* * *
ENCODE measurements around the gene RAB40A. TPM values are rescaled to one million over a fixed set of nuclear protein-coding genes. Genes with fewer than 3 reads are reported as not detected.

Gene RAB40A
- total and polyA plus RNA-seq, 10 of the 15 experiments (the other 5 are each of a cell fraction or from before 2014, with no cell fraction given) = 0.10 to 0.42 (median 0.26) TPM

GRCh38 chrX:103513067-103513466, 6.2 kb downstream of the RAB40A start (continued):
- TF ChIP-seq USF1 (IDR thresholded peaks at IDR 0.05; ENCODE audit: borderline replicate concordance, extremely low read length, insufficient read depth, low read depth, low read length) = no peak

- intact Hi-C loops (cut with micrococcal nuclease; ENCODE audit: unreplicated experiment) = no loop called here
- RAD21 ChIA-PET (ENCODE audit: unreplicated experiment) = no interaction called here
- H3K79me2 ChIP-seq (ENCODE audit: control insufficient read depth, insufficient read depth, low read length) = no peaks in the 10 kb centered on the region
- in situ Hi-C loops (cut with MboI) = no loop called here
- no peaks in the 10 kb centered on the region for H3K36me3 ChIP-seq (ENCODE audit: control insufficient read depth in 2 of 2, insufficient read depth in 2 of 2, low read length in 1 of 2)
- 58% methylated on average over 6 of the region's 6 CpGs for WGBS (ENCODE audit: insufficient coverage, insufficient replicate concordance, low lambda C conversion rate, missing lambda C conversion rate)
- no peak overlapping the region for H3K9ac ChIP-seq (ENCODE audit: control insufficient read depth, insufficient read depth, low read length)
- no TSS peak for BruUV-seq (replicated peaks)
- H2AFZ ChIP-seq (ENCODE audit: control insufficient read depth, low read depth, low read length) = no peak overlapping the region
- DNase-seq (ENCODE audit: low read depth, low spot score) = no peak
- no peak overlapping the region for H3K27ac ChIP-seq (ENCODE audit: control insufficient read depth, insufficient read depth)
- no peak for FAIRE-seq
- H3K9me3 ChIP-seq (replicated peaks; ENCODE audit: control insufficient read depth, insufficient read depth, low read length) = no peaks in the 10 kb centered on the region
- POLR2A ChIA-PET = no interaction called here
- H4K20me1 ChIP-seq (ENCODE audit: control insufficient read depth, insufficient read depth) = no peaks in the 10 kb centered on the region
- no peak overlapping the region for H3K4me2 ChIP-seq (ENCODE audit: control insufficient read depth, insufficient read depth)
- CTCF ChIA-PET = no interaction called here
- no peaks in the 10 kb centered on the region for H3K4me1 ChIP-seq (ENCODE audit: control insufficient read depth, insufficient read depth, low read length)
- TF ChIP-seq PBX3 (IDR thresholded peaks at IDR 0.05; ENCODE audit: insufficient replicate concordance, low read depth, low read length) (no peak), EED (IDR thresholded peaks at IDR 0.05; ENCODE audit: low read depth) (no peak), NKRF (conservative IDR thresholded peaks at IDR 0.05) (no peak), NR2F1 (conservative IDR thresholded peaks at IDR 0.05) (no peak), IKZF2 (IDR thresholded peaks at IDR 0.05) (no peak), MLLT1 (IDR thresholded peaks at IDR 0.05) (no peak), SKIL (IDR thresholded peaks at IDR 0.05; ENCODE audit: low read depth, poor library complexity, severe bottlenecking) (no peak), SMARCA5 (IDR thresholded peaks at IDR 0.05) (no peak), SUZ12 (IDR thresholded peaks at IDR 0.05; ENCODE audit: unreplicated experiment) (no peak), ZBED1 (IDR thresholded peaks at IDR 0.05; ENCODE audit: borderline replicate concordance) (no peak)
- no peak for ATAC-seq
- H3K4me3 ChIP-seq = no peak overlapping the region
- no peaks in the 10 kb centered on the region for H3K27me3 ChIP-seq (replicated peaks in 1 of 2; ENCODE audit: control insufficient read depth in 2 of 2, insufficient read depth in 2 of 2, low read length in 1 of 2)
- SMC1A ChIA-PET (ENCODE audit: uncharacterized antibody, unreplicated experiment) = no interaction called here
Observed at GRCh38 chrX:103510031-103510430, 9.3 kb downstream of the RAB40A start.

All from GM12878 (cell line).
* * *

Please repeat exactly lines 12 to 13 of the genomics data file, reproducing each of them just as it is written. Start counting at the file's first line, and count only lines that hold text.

- no peak overlapping the region for H3K9ac ChIP-seq (ENCODE audit: control insufficient read depth, insufficient read depth, low read length)
- no TSS peak for BruUV-seq (replicated peaks)